Four Tips When Speaking From A Teleprompter
This is the fifth post in a six-part series focusing on the various methods of delivering a presentation, including talking from a script, using a script with “holes,” speaking from notes, using a teleprompter, and memorizing your talk.
There it is: your entire presentation, sitting in front of you on a teleprompter like a warm, comfortable, digital security blanket. Politicians use them. Television hosts use them. Why shouldn’t you?
The most direct answer is that speaking from a teleprompter is hard. If most speakers who read from a prepared script sound like they’re reading from a script, imagine how much tougher it is to read one from two small panels of glass, flanked on the speaker’s left and right sides, located feet apart from one another!
Because it’s difficult for most speakers to develop a rapport with their audiences while using a teleprompter, we typically discourage their use. But in limited circumstances, teleprompters can remain a useful tool. (An example: a high-stakes event at which the precision of your words — which will carry to a much broader audience outside of the room — matters more than the connection you forge with the live audience inside the room.)
Many of the same rules discussed in previous posts still pertain when using a teleprompter—but these four additional considerations also apply.
1. You control the pace: Teleprompters typically display between 4 — 6 lines of text at a time. Most presenters prefer to have the line they’re currently speaking somewhere in the middle of the glass. If it appears too close to the top, they rush to say it before the line disappears (teleprompters scroll from bottom to top). If it’s at the bottom, they worry that their next line won’t arrive in time. To make sure your lines appear exactly where you want them, practice several times with the person scrolling the teleprompter for you.
This part is critical: the teleprompter operator should follow your pace, not the other way around. When you slow down, the prompter’s scroll should slow down. When you speed up, so too should your text. Practicing in advance will help the operator get familiar with your flow and give you confidence that the two of you are in sync. During your practice, also make sure that you’re comfortable with font size and panel height, which can be adjusted as needed.
2. Avoid the ping pong match: Because most teleprompters have a left and right panel, speakers tend to turn their heads back and forth in a predictable manner as if watching a fast-moving ping pong match. Dallas Prompters, a company that specializes in the technology, advises speakers to: “Push yourself to stay with each panel for longer than (at first) feels comfortable; use the start of a new sentence — or, even better, introduction of a new topic — as a reason to change the direction of your gaze.”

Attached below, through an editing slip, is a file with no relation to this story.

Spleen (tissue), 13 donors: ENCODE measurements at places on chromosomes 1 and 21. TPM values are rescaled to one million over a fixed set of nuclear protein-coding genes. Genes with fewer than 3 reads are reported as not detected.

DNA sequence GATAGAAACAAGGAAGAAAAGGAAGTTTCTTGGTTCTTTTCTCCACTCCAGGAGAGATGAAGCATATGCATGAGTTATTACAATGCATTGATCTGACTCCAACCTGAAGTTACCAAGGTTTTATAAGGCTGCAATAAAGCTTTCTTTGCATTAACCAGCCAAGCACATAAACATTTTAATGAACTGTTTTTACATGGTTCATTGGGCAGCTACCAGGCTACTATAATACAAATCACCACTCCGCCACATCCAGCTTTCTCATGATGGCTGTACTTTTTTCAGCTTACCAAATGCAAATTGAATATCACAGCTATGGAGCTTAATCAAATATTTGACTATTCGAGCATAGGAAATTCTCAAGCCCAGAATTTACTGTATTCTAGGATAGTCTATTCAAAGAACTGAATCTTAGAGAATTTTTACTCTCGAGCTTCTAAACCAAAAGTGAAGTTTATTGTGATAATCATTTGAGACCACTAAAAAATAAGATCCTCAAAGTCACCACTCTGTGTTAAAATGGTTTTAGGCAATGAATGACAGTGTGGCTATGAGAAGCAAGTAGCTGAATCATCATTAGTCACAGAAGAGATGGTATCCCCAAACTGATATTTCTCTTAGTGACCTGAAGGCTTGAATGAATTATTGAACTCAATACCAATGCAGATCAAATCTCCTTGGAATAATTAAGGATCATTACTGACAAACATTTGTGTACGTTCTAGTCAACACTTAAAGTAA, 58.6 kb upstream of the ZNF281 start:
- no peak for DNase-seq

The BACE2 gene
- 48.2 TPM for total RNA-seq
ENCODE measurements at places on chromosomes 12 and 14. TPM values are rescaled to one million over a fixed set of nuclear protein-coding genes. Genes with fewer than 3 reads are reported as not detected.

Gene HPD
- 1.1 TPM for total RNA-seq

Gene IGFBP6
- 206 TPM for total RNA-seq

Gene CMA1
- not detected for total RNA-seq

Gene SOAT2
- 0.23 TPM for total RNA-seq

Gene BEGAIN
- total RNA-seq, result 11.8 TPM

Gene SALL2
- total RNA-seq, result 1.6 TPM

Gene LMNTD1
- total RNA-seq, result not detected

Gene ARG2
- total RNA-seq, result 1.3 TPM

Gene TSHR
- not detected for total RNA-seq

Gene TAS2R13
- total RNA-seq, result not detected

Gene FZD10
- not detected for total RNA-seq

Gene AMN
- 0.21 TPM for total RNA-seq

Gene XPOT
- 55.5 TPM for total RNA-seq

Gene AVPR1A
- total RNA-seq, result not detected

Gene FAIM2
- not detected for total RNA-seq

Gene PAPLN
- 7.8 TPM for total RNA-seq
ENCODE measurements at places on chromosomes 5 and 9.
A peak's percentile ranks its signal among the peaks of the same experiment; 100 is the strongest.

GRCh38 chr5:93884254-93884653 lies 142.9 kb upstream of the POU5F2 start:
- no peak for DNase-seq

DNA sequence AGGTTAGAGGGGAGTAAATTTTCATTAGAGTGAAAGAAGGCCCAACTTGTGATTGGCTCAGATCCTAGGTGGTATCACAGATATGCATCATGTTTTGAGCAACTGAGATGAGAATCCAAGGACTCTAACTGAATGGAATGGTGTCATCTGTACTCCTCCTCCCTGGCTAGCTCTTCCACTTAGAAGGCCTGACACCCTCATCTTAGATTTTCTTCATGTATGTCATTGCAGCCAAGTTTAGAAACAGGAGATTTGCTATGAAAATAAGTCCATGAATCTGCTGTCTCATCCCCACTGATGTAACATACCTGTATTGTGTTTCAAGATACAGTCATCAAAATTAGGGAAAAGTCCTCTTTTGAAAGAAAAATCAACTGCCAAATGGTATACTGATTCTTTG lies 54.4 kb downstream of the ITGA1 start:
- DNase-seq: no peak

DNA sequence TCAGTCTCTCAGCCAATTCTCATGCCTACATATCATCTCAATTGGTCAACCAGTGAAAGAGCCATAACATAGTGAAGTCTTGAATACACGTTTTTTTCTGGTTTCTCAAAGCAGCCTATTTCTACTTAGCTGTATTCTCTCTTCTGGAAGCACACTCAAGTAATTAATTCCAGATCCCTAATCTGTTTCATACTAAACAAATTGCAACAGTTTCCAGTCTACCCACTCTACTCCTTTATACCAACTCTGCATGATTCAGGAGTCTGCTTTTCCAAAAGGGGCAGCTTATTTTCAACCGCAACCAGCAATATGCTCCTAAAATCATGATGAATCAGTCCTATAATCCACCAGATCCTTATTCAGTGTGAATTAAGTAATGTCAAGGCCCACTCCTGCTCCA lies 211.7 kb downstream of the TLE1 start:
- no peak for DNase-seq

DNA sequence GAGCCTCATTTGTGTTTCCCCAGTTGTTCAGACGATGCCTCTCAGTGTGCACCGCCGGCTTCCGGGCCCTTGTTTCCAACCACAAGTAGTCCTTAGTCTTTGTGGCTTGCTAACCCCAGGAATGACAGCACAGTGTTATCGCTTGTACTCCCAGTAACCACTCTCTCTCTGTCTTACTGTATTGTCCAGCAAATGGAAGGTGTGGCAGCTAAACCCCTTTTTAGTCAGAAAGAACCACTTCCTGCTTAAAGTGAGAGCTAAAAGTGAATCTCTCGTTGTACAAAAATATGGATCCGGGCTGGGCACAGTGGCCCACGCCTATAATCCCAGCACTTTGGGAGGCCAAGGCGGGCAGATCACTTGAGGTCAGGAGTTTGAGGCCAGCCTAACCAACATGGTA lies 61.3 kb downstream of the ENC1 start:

3. Consider adding extemporaneous holes: In the previous lesson, I discussed the advantages of leaving your script occasionally to add brief portions of extemporaneous speech; you can do that when using a prompter, too. But clearly mark the script (“PROMPTER STOP – TELL CLIENT STORY”) and practice those moments with the operator in advance. The operator will stop scrolling upon seeing that cue, and your next scripted line will be waiting for you when you finish the story. One note: inserting a planned extemporaneous hole is different from extended spontaneous ad-libs, which can confuse the operator and leave you staring at the wrong part of the script when you’re ready for it again.
4. Mark the script: You can mark your script in advance with the same types of clearly-marked emphasis and reminder cues that you would use in a paper script. Because teleprompters can malfunction, however, always bring a printed copy of your speech with you to the stage! There’s one additional mark you should insert — page endings. Because there are no clear markings of page endings on a prompter (all of the words run as continuous text), add a mark, such as three backslashes (///), to signify to yourself that you’ve reached a page break. Every time you see those three backslashes on the prompter, subtly turn the page on your paper copy. That way, if the prompter suddenly dies, you’ll at least be on the correct printed page and be able to find your place again quickly.
You can also use prompters for brief bulleted memory triggers rather than a complete text, which allows for a more extemporaneous style. (More commonly, you’ll find that approach used with “confidence monitors,” or televisions mounted to the stage floor that contain your brief bullets, often alongside an image of the PowerPoint slide being projected behind you. Look closely at the video of many TED Talks, and you’ll see them at the foot of the stage.)
Or, you can use a blended teleprompter approach that contains bullets and a few scripted sections, if you’d like to read a few quotes or passages verbatim.
Although this lesson focuses primarily on the most traditional form of teleprompters, there are others. For instance, many people have downloaded apps onto their personal devices, which automatically roll text at a consistent speed of your choosing. The same caveats apply to any similar form of teleprompter technology — there should be a specific purpose for using it beyond the fact that it’s available for instant download.